The uptick in natural disasters over the last 30 years has challenged future scientists and engineers to develop ways to prepare for and manage the fallout from future incidents.

But first they have to master their Legos.

In December, Salmon Creek Elementary hosted teams of 9- to 14-year-olds from Longview to Wilsonville, including home team the Huskybots, for two regional First Lego League Qualifying Tournaments. The annual event, run by volunteers including Skyview High School students and mentors, is designed to pique interest in science, technology, engineering, and math. In 2013, teams tackled tests designed around battling nature’s fury.

Using Lego Mindstorms, teams built and programmed autonomous robots equipped to complete missions such as navigating ambulances into safe zones and plucking palm tree limbs from power lines.

The seven-member Huskybots, sponsored by the Travis Hays Literacy Fund, practiced accomplishing the tsunami and pet-owner reunification missions, selected for their high point values. “It’s different from just building things with Legos,” explained team member Jalen Johnson. “We have to program and work together.”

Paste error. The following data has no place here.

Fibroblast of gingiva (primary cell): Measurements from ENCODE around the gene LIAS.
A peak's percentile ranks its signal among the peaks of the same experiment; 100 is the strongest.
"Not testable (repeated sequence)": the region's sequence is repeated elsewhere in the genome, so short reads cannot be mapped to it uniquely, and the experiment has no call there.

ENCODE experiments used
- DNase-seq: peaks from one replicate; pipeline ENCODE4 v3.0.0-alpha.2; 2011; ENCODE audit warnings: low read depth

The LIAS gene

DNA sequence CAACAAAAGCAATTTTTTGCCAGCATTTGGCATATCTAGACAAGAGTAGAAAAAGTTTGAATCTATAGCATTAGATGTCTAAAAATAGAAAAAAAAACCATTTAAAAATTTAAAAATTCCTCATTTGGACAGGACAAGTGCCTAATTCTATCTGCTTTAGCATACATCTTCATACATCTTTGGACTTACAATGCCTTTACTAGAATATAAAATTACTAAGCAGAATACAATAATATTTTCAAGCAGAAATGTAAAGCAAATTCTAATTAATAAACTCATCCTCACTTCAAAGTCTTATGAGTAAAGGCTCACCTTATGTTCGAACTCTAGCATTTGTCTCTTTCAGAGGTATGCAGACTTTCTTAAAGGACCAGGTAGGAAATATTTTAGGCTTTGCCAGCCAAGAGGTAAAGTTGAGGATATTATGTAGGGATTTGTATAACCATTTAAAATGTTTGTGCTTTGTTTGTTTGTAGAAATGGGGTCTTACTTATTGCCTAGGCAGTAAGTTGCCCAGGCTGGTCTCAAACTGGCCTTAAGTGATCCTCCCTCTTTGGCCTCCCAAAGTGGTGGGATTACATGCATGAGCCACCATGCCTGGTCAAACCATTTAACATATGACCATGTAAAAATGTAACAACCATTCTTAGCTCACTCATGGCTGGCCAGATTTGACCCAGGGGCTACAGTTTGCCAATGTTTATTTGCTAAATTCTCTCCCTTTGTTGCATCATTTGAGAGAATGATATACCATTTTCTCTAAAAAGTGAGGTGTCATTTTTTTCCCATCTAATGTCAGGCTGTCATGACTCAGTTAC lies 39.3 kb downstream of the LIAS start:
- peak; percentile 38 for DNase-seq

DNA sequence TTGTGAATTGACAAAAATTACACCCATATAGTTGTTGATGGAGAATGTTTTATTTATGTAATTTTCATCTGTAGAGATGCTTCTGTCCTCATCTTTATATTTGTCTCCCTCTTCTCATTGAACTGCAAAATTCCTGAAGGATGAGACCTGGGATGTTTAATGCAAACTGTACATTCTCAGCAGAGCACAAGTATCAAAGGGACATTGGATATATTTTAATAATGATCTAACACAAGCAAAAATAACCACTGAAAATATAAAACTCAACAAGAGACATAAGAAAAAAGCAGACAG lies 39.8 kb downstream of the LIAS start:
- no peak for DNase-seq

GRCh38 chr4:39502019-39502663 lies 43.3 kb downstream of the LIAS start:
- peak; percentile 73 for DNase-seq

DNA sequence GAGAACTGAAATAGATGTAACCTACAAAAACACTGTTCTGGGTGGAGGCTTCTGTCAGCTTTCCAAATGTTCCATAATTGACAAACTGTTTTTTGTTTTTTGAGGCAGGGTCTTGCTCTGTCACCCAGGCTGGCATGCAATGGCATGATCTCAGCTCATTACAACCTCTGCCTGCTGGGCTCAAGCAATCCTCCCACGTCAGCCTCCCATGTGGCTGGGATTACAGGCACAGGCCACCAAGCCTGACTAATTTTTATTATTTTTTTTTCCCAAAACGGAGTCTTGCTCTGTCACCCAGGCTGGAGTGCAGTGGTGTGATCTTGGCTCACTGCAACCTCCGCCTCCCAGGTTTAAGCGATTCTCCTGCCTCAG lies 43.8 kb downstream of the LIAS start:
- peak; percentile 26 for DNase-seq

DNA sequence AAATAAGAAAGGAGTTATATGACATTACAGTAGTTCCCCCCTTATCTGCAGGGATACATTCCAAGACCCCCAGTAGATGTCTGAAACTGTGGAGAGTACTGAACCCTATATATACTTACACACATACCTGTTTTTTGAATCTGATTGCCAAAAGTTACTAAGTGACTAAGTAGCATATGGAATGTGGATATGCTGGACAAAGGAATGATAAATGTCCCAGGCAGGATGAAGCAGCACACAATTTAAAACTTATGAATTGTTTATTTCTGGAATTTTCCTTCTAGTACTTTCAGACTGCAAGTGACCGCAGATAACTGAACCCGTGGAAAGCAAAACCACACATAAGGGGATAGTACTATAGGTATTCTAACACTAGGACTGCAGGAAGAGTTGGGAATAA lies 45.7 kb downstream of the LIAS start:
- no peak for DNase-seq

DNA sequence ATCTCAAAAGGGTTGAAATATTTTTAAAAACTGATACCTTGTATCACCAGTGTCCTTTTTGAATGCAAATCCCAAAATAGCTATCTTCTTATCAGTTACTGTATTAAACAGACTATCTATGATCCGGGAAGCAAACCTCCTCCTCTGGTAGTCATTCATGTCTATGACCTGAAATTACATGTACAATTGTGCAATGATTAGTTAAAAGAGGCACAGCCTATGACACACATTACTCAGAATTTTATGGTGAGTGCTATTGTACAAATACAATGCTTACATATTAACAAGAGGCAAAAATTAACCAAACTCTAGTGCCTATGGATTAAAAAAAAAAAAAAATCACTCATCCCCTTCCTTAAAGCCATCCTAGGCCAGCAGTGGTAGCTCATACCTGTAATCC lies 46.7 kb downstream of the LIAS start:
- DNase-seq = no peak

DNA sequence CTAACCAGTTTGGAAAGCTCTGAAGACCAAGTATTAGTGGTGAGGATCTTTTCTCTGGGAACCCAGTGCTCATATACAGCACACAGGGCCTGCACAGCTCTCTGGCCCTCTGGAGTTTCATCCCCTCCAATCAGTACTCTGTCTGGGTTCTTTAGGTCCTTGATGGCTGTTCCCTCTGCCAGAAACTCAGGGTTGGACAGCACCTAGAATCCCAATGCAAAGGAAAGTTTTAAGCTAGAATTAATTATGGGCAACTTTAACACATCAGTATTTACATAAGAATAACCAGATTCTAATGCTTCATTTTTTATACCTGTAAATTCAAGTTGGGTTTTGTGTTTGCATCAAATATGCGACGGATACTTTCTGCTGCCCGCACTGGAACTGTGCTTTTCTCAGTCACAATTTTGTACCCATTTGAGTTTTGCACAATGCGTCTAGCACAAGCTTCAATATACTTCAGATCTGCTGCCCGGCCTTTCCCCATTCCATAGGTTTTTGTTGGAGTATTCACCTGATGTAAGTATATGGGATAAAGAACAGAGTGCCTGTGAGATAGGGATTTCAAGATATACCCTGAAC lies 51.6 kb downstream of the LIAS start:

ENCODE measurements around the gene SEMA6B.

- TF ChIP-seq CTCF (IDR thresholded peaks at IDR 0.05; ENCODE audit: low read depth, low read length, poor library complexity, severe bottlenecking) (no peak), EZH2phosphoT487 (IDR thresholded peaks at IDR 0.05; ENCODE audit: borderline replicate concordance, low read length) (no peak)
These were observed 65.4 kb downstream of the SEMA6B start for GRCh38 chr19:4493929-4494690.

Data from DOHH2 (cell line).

At the tournament, teams also participated in a technical discussion with a judging panel, completed a core values exercise, and presented a solution to a real-world problem. The Huskybots researched and developed facemasks to mitigate the effects of sandstorms in the Gobi Desert that have choked nearby Beijing, China.

In all aspects, the competition emphasized teamwork and professionalism. Although the Huskybots did not advance to the championship tournament, the experience helped the team broaden soft skills applicable to a variety of professional environments. The value was not lost on the fourth- and fifth- graders. Said Lorenzo Lombardi Brannon, “Communication is important. If you can’t communicate with your team, you can’t get anything done.”

In the workforce, that skill could prevent a disaster of a completely different nature.